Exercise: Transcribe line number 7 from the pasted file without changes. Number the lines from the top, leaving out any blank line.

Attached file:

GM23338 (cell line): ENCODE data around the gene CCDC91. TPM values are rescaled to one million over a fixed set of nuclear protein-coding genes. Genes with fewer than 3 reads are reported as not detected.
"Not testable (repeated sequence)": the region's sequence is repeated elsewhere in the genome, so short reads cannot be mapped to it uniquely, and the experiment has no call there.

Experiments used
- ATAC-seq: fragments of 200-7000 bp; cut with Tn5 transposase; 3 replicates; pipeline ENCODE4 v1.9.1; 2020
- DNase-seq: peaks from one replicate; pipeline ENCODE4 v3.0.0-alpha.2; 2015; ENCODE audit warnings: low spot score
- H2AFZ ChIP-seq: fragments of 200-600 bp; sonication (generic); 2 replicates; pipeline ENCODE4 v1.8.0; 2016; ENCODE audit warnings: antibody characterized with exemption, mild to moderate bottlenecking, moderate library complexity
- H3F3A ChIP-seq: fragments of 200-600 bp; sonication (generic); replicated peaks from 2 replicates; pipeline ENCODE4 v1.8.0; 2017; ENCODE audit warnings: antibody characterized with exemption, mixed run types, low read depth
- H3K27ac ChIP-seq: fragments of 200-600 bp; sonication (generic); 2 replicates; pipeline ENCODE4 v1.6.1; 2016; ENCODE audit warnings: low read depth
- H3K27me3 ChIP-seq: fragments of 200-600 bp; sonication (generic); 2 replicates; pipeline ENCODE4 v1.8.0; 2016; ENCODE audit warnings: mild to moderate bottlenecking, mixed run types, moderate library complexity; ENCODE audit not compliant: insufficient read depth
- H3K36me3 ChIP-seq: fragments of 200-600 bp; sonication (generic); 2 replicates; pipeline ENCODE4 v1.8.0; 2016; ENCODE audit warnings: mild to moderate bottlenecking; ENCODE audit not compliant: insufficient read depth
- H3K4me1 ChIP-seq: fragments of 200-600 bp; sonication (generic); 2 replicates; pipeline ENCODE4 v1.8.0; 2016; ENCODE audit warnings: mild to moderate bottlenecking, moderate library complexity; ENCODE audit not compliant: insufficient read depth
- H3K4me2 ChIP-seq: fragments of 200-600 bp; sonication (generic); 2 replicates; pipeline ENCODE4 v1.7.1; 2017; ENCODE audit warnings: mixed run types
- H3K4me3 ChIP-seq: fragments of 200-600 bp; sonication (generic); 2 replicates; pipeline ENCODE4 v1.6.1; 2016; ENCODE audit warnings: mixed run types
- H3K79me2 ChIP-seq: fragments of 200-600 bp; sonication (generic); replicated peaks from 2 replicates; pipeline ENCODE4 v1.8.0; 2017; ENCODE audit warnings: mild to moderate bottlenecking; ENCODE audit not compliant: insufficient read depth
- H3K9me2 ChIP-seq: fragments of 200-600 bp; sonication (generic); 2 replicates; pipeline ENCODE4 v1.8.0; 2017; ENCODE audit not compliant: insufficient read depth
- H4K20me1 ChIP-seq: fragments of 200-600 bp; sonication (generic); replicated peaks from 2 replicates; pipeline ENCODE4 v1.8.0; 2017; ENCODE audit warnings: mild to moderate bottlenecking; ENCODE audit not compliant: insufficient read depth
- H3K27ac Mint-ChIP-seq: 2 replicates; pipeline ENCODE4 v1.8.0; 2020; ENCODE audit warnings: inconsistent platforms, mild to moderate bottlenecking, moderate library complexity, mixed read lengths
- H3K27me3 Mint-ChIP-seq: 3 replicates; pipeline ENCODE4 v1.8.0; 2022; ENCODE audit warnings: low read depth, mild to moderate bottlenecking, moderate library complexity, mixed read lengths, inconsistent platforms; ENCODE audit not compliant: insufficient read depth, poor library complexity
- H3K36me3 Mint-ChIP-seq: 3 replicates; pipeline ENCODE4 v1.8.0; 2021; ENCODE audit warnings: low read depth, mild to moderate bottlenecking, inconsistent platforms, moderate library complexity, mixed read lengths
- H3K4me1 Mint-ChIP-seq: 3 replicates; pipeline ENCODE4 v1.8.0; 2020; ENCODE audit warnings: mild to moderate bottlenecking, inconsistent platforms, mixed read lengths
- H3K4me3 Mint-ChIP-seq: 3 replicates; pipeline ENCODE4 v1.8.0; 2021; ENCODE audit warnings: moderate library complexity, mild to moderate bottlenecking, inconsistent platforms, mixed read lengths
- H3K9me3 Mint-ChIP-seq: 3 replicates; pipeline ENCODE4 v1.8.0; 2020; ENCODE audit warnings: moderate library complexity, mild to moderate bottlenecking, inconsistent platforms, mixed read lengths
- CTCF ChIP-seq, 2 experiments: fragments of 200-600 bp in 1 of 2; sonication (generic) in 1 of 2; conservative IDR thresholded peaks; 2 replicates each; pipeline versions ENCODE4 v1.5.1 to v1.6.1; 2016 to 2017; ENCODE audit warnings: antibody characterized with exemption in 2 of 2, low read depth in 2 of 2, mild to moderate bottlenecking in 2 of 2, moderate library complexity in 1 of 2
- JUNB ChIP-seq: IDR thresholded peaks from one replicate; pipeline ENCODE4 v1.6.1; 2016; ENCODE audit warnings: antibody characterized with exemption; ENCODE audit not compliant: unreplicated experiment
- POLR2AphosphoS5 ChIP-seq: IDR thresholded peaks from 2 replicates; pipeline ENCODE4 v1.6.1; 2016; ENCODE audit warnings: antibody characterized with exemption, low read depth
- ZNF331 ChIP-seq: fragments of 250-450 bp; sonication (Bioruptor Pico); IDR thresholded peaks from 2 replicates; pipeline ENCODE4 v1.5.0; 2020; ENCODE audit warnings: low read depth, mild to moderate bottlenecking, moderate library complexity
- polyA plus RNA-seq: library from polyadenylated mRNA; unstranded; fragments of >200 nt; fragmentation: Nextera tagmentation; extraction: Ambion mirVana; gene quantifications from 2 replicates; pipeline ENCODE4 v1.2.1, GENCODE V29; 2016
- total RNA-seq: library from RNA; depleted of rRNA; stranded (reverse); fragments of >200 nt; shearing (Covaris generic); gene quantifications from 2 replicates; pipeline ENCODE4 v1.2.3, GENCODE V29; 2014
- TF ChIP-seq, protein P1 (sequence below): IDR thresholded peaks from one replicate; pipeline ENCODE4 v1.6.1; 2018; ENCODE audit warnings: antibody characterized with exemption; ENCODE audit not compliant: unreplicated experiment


- H3F3A ChIP-seq: fragments of 200-600 bp; sonication (generic); replicated peaks from 2 replicates; pipeline ENCODE4 v1.8.0; 2017; ENCODE audit warnings: antibody characterized with exemption, mixed run types, low read depth